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802.11a Presentation. EE206a Spring 2002 Raghu Rao Kevin Chen. 802.11a Presentation Outline. 802.11a General Information/Specifications 802.11a channel specifications OFDM modulation scheme Transmitter Receiver Packet Structure MAC layer Enhancements to 802.11a in the 5-UP protocol

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802 11a presentation

802.11a Presentation

EE206a Spring 2002

Raghu Rao

Kevin Chen

802 11a presentation outline
802.11a Presentation Outline
  • 802.11a General Information/Specifications
  • 802.11a channel specifications
  • OFDM modulation scheme
    • Transmitter
    • Receiver
  • Packet Structure
  • MAC layer
  • Enhancements to 802.11a in the 5-UP protocol
  • Performance of 802.11a from Atheros
  • 802.11g and 802.11e
  • Bibliography
802 11 general information
802.11 General Information
  • 802.11a is a wireless LAN standard operating at 5 GHz carrier frequency in 3 unlicensed bands
      • 5.15 - 5.25 GHz (4 channels of 20 MHz, 40 mW power constraint)
      • 5.25 - 5.35 GHz (4 channels of 20 MHz, 200 mW power constraint)
      • 5.725 - 5.825 GHz (4 channels of 20 MHz, 800 mW power constraint)
  • OFDM modulation with 52 subcarriers
      • 48 data subcarriers and 4 pilot subcarriers
      • BPSK, QPSK, 16-QAM or 64-QAM constellation on each subcarrier
      • convolutional coding
  • Throughput supported: 6, 9, 12, 18, 24, 36, 48 and 54 Mbps
  • Access method primarily based on contention with some polling capabilities as well.
  • Dedicated central controller based; Access Point (AP)
ofdm physical layer details
OFDM Physical layer details
  • 64 point IFFT/FFT (3.2 us)
  • Guard Interval of 16 (aka cyclic prefix)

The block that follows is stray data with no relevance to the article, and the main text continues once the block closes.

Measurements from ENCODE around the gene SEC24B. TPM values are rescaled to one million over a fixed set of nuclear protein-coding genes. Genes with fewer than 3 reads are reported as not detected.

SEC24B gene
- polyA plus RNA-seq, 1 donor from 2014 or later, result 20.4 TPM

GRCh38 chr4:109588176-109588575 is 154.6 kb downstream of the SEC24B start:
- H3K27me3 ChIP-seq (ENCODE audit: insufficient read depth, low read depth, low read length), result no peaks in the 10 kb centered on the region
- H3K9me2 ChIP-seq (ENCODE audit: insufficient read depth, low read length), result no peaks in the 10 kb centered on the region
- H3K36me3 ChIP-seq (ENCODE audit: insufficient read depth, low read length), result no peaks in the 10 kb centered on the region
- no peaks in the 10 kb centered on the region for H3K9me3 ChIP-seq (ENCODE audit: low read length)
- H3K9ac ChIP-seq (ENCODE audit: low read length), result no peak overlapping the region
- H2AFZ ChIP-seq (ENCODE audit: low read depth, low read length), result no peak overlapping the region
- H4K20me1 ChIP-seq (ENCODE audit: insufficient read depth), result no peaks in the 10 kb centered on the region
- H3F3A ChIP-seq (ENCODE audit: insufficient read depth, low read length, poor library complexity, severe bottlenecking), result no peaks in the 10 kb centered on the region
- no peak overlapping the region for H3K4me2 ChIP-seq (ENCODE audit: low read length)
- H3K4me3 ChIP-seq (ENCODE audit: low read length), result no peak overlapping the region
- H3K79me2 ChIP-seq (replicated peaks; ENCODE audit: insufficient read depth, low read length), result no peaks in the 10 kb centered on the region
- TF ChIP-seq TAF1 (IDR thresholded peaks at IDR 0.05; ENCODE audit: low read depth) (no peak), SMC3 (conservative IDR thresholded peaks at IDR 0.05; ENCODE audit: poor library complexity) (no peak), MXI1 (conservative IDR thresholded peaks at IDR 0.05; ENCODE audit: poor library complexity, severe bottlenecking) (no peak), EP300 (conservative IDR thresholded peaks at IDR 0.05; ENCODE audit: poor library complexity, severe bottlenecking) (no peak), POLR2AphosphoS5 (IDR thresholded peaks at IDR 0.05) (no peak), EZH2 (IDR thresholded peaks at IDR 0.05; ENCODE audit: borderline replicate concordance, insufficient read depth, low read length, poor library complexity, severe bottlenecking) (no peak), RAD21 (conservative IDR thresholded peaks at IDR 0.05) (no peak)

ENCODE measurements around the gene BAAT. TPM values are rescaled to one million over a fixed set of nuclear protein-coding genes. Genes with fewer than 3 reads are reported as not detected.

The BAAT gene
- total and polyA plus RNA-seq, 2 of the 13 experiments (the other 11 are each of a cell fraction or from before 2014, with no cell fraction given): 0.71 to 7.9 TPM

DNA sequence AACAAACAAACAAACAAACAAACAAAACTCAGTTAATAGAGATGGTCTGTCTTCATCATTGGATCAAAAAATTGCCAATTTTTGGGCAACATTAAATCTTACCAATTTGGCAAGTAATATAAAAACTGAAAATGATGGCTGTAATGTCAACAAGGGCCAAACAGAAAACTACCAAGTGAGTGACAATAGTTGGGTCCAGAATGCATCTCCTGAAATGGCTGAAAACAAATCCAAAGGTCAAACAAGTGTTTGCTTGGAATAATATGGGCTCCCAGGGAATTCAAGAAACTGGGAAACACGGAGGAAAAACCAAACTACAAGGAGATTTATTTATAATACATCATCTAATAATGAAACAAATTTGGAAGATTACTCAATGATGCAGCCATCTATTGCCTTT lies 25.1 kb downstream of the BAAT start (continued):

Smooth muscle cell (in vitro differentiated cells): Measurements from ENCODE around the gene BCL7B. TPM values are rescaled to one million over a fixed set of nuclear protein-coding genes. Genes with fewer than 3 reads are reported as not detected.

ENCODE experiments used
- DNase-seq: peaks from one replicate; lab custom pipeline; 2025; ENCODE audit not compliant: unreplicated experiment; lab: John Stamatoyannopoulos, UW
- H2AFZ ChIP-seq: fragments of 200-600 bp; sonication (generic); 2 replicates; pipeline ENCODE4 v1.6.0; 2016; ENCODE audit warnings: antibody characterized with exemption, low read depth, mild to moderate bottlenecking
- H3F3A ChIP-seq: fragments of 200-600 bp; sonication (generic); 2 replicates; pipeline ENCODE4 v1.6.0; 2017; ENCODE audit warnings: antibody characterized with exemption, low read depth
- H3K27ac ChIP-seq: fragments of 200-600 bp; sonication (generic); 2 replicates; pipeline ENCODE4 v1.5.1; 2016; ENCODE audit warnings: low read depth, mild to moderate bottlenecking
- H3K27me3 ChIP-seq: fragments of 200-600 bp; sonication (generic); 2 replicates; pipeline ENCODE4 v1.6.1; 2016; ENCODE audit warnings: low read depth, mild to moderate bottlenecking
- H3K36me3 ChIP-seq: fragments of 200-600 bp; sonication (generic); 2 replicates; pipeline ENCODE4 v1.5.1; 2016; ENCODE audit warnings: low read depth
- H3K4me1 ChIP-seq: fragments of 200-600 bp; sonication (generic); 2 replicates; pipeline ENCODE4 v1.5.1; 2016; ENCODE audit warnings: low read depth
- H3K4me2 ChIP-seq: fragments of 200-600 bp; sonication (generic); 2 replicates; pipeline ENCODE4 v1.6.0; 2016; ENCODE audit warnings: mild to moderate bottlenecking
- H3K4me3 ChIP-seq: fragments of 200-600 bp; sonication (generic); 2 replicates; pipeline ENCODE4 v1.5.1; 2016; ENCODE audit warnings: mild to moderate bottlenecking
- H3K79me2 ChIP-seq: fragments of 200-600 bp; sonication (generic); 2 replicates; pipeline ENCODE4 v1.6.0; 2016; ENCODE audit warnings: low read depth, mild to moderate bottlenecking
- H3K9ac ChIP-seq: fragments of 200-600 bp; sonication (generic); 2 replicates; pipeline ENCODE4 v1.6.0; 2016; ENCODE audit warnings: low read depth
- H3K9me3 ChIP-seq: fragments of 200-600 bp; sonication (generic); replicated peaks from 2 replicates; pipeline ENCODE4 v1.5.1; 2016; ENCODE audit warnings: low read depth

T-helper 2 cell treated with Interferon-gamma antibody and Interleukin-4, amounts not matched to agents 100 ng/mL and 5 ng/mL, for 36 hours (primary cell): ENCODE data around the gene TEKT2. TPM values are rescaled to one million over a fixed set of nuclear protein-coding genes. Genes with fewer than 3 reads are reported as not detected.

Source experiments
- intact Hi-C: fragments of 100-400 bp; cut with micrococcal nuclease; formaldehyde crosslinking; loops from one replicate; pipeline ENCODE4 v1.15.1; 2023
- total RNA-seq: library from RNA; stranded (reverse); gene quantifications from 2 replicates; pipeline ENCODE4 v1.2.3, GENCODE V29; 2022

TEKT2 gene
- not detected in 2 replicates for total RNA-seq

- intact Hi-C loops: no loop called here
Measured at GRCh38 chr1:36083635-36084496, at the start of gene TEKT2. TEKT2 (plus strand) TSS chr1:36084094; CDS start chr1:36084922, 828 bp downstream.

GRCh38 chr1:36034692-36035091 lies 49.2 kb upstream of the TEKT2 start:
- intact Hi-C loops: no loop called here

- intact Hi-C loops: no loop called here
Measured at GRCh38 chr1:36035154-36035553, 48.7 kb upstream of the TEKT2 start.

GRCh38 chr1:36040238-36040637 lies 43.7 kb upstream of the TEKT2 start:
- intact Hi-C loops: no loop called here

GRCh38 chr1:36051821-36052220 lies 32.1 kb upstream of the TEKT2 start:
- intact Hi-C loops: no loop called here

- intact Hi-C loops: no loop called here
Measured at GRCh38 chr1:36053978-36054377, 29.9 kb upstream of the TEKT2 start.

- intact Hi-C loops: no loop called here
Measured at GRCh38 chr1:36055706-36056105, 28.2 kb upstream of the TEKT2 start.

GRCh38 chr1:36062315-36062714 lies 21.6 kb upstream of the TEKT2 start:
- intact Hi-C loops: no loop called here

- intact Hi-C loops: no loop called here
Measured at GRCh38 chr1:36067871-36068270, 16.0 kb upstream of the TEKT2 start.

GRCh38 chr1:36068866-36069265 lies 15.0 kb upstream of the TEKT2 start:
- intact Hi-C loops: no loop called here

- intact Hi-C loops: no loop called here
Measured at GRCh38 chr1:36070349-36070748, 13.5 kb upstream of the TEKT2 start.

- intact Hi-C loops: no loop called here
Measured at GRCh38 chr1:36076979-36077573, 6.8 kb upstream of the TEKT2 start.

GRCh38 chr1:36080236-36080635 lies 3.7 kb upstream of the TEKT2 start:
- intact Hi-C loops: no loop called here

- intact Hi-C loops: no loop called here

• To maintain orthogonality of subcarriers by exploiting periodicity/cyclic nature of FFT
    • Robust for timing offsets and multipaths
    • A simple 1 tap FEQ at the receiver
  • Good for an environment with an rms delay spread (rms) of 125-150ns
  • Cyclic prefix or GI needs to be slightly more than the max delay spread of the channel.
    • Orthogonality of subcarriers is lost
    • Interblock interference
  • Typically GI is approx 4-8 times rms
    • This is a tradeoff between QoS and throughput
  • Subcarrier spacing of ~300 KHz
block shaping
  • Extremely sensitive to carrier freq offsets. Need better than 30ppm accuracy on frequency locking.
  • A frequency shift of more than half the subcarrier spacing will make it difficult to recover data. (~150 KHz)
  • Block shaping (symbol wave shaping) for smaller ICI.
    • Raised cosine window function
    • Results in much smaller side lobes
802 11a packet structure
802.11a Packet Structure
  • PLCP preamble – for synchronization (includes training symbols).
  • Signal field:
    • Rate – Data rate: 6, 9, 12, 18, 24, 36, 48, 54 Mbps coded with 4 bits (1101…0011).
    • Reserved – for future use.
    • Length – # of octets in MPDU that MAC is requesting PHY to transfer (1 - 4095).
    • Parity – Parity (even) for Rate, Reserved, and Length fields.
    • Tail – All bits set to zero; allows timely detection of Rate and Length fields.
  • Data field (Service, PSDU, Tail, Pad Bits) – All bits scrambled.